It’s very rewarding to make every part of a recipe and it’s not very difficult to make your own lard for use in pastries and cooking. It’s also a great way of using the whole animal and reducing waste.

Cut, chop or mince your fat into the smallest pieces that patience will allow. If you’re mincing the lard yourself, it’s a good idea to chill it first and also chill the components of the mincer. You can save time by asking your butcher to mince the fat for you, something he’ll be more than happy to do if it’s not the end of the day and he’s just cleaned his mincer.

Put your lard in a large pan with a small amount of water over a low heat. The lard will slowly appear from the fat as a liquid and the water will evaporate naturally. As the fat renders you will need to strain it at intervals, both to keep it pure and also to prevent the solids left in the pan from burning which will add a bitter taste.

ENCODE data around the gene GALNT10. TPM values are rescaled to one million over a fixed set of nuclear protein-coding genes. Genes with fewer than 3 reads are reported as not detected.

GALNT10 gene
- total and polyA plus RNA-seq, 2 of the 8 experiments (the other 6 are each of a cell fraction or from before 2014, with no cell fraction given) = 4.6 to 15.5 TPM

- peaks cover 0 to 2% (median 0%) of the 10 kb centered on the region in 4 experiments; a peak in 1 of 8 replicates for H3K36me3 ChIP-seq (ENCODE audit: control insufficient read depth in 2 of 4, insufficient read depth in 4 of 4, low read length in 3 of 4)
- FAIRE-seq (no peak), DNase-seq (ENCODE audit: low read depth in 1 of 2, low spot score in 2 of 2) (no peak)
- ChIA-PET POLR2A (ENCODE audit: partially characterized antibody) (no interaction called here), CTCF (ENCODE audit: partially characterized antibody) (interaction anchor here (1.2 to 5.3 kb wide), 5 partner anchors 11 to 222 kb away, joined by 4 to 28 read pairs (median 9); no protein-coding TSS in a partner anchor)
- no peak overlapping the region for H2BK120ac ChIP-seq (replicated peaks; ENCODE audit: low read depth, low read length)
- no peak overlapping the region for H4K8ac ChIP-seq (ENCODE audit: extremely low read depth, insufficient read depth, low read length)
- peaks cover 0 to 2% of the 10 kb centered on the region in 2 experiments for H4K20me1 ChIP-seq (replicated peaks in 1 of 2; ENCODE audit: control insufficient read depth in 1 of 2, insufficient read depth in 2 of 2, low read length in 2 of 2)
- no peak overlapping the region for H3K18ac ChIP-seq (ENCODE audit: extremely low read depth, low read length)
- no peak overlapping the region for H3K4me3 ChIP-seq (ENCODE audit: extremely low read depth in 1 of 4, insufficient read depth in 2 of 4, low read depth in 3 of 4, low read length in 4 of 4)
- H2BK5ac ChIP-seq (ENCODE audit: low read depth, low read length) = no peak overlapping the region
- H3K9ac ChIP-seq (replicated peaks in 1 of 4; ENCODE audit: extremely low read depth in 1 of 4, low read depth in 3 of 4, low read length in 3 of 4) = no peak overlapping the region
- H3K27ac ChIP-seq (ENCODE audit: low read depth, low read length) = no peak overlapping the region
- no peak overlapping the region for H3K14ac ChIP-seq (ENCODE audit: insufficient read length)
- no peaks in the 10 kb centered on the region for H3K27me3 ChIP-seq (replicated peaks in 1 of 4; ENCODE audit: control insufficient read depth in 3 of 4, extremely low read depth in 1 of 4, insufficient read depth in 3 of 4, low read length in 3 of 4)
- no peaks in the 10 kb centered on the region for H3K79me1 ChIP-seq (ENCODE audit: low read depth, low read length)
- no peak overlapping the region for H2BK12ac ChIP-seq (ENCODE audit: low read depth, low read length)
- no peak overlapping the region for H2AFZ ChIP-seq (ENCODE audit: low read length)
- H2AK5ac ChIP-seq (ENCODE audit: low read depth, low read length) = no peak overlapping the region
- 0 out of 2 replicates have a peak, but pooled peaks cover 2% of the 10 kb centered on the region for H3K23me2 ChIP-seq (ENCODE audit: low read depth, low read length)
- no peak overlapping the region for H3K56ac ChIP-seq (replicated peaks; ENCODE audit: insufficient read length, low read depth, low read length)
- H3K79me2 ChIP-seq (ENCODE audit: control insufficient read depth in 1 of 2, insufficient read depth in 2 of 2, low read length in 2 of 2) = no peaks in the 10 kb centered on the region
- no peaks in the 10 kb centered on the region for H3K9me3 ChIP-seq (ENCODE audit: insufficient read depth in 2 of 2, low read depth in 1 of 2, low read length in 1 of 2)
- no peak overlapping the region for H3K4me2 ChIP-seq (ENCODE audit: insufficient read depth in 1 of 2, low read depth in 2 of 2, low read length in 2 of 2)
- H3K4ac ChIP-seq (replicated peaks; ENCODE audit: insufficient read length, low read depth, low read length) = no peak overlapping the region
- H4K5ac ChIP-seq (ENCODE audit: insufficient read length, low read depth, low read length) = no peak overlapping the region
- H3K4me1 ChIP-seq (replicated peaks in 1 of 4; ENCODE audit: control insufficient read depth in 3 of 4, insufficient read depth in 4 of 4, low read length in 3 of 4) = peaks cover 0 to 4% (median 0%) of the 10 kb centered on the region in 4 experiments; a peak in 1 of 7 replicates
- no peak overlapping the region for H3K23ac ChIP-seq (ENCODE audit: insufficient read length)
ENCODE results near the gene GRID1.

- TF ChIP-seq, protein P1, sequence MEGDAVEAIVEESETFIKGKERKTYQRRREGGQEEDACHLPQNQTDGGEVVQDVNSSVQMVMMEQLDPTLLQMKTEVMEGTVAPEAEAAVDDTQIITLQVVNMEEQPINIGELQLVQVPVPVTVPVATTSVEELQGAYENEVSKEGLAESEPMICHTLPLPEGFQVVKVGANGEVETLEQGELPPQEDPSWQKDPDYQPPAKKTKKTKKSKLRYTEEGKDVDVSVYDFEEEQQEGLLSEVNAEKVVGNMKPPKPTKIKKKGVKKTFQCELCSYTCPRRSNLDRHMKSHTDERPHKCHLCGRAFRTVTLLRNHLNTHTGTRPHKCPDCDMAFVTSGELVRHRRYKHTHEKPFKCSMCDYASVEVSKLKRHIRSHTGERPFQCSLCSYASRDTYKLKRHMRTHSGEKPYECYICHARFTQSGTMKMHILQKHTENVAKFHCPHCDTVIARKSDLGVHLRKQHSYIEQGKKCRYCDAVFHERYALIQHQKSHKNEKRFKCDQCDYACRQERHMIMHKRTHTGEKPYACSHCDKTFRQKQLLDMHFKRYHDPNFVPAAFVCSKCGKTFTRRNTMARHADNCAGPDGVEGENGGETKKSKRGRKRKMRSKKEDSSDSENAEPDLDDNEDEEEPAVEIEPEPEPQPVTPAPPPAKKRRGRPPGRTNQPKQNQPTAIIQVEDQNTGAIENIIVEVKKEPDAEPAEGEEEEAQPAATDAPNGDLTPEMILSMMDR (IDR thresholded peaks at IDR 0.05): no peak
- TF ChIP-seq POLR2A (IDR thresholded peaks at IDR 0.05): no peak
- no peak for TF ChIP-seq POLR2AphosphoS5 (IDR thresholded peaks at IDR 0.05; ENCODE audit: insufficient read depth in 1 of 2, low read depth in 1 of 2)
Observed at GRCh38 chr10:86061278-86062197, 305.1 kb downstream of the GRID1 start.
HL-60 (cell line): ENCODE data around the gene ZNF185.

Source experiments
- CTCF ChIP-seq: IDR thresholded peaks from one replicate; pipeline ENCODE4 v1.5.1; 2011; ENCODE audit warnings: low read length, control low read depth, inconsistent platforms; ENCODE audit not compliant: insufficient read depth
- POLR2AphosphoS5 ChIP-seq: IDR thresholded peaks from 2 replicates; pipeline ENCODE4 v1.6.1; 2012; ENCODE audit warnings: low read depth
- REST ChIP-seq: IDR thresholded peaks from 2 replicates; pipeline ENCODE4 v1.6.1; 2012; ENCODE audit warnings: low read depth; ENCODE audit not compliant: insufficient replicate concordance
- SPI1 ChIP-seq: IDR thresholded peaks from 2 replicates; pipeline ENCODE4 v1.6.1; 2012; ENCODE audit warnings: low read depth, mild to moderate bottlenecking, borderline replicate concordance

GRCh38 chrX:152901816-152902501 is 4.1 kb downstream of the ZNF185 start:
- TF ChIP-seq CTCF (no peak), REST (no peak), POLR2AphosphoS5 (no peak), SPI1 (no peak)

You will know when the lard is ready from the warm, golden brown colour of the liquid in your pan.

Allow it to cool slightly and then strain one more time before putting into sterile jars for those occasions when you can use it.



2kg pork fat, back fat is a good all rounder.

Native breeds of pig, when allowed to forage on a natural diet, carry more fat than mass produced pork. The fat produced by these pigs is much healthier as a result of both their diet and the lack of anti-biotics and growth promoters.